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Chicago is Wrong on Condoms for 10-Year-Olds

: Laura Hollis on

Chicago keeps making headlines for all the wrong reasons.

Earlier this month, Chicago Public Schools announced that it would be making free condoms available in schools, beginning with children in the fifth grade. In case you're wondering (or too old to remember), fifth grade is still elementary school, and fifth graders are typically 10 or 11 years old.

Kenneth Fox, M.D., described in a Chicago Sun-Times article as "CPS' top doctor," was quoted as saying that the decision to make condoms available to fifth graders was "informed by a developmental understanding of children."

Excuse me?

Most 10 and 11-year-olds have not even gone through puberty. They do not have secondary sex characteristics. And yet, according to Fox, these children are developmentally capable of having sex and of making the responsible choice to use a condom during sexual intercourse. In fact, he says as much in the article: "Young people have the right to accurate and clear information to make healthy decisions."

So, a middle schooler having sex qualifies as a "healthy decision"?

 

Fox is not the only one tossing the word "health" around. Scout Bratt, the outreach and education director at Chicago Women's Health Center, described public schools as "community health centers essentially," and the provision of condoms as "invest(ing) in young people's health."

Statistics make clear just how absurd that statement is.

According to data published by the Centers for Disease Control and Prevention, sexually transmitted diseases hit a record high in 2019. STDs create significant health concerns, including transmission of HIV; infertility and ectopic pregnancy; heart and nerve tissue damage; and antibiotic resistance. Young people (ages 15 - 24) now represent half of all new STD cases, including two-thirds of new chlamydia cases. Gonorrhea is becoming increasingly resistant to treatment; Blacks have gonorrhea infection rates more than seven times that of whites.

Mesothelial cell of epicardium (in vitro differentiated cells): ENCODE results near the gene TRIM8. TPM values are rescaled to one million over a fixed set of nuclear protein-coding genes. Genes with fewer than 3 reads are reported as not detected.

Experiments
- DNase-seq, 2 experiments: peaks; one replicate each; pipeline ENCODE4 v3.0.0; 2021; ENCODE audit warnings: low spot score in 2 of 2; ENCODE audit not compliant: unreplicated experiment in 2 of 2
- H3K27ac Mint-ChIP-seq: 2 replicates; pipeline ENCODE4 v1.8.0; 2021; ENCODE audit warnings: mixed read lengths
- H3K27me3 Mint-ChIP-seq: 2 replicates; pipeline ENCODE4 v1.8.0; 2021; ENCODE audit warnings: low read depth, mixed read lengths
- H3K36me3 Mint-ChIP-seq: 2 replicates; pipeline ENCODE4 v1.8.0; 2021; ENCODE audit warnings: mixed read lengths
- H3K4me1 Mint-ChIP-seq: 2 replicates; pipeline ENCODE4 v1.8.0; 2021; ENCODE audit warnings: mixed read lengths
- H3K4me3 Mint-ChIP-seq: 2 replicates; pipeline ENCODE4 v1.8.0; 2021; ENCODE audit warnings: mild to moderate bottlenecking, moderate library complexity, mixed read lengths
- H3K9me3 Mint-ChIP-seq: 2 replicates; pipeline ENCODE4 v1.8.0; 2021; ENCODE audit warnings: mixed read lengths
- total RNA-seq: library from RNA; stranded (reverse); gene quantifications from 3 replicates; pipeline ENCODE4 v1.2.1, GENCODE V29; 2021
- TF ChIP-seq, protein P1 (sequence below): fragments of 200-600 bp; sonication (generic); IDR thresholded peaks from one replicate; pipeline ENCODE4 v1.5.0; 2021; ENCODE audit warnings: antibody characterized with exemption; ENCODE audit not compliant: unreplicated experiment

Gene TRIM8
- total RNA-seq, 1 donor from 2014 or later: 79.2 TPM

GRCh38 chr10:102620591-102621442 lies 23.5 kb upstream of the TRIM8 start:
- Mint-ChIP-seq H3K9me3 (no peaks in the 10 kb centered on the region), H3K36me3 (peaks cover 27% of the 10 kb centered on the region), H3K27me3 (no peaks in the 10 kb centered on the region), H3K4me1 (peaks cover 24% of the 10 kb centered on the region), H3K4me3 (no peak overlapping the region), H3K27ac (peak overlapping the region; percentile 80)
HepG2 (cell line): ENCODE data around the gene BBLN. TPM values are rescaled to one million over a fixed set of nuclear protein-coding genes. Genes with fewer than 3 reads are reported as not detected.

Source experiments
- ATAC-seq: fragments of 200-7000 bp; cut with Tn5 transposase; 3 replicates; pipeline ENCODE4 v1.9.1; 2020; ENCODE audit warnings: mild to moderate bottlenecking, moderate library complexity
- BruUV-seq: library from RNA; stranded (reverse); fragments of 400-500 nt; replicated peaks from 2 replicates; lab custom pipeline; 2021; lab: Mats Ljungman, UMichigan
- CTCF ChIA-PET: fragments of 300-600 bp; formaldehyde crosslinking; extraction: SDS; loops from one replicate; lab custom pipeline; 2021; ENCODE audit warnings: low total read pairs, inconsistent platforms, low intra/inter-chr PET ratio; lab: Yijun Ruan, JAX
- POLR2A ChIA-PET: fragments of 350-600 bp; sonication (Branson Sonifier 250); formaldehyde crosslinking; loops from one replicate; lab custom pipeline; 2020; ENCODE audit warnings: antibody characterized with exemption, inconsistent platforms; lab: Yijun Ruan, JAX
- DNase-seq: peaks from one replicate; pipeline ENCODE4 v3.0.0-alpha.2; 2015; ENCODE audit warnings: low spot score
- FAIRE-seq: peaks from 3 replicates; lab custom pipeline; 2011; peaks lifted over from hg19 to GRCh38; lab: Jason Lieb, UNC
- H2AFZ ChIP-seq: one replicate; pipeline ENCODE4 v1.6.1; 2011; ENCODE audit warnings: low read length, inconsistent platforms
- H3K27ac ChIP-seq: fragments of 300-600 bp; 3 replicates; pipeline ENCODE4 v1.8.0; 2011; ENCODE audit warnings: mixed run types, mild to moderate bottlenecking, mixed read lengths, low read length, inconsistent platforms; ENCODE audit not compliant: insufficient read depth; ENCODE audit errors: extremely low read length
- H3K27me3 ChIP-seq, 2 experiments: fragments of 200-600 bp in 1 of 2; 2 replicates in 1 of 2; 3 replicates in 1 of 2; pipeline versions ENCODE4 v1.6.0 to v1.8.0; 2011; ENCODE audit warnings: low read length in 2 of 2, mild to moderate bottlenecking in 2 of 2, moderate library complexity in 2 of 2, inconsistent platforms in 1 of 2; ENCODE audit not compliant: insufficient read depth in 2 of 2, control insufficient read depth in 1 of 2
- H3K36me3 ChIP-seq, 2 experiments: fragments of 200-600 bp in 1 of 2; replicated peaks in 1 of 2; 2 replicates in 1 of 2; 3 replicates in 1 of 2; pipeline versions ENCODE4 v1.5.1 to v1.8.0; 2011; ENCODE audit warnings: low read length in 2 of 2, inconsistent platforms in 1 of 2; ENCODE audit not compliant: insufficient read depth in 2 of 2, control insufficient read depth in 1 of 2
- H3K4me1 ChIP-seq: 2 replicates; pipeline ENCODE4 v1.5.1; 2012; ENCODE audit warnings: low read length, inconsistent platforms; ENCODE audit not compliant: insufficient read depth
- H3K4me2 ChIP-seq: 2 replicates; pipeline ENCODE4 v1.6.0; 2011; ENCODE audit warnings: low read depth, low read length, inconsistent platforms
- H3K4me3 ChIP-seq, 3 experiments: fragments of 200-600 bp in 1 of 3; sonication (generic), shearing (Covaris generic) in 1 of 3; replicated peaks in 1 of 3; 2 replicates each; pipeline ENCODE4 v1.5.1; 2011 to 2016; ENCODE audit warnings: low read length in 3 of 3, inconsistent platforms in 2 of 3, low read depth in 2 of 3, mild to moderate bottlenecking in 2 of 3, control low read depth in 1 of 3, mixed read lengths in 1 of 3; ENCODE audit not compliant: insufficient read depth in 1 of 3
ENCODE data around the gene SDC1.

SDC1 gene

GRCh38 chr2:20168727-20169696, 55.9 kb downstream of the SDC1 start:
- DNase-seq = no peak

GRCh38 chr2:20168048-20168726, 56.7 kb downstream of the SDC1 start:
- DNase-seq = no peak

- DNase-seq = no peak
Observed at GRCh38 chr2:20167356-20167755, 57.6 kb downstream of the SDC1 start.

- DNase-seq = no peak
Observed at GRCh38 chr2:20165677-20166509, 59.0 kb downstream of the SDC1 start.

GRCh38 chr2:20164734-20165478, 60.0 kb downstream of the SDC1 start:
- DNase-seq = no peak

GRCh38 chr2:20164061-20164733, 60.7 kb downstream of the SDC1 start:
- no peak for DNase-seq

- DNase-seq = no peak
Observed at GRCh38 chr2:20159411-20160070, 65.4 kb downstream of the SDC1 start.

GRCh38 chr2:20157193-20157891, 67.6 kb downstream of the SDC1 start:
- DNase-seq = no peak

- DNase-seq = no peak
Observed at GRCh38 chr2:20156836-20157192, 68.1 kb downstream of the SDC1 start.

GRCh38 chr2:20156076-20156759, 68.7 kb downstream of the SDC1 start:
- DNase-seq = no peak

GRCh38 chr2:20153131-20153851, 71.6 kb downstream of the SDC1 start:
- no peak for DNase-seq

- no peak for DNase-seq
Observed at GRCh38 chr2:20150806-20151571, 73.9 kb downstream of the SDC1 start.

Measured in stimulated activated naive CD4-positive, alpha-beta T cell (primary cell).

And that's just the impact of disease. Teen pregnancies and corresponding single motherhood contribute to a vicious cycle of other societal pathologies, including multigenerational poverty (much more difficult to remediate than situational poverty), crime and incarceration; all of which affect Black Americans at greater rates than whites. Black men are roughly 7% of the U.S. population, but 34% of the prison population.

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